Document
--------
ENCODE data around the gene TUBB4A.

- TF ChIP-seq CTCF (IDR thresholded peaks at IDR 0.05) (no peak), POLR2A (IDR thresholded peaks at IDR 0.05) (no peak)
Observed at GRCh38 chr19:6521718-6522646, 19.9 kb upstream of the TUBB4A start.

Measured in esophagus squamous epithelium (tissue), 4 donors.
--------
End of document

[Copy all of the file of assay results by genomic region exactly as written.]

ENCODE data around the gene TUBB4A.

- TF ChIP-seq CTCF (IDR thresholded peaks at IDR 0.05) (no peak), POLR2A (IDR thresholded peaks at IDR 0.05) (no peak)
Observed at GRCh38 chr19:6521718-6522646, 19.9 kb upstream of the TUBB4A start.

Measured in esophagus squamous epithelium (tissue), 4 donors.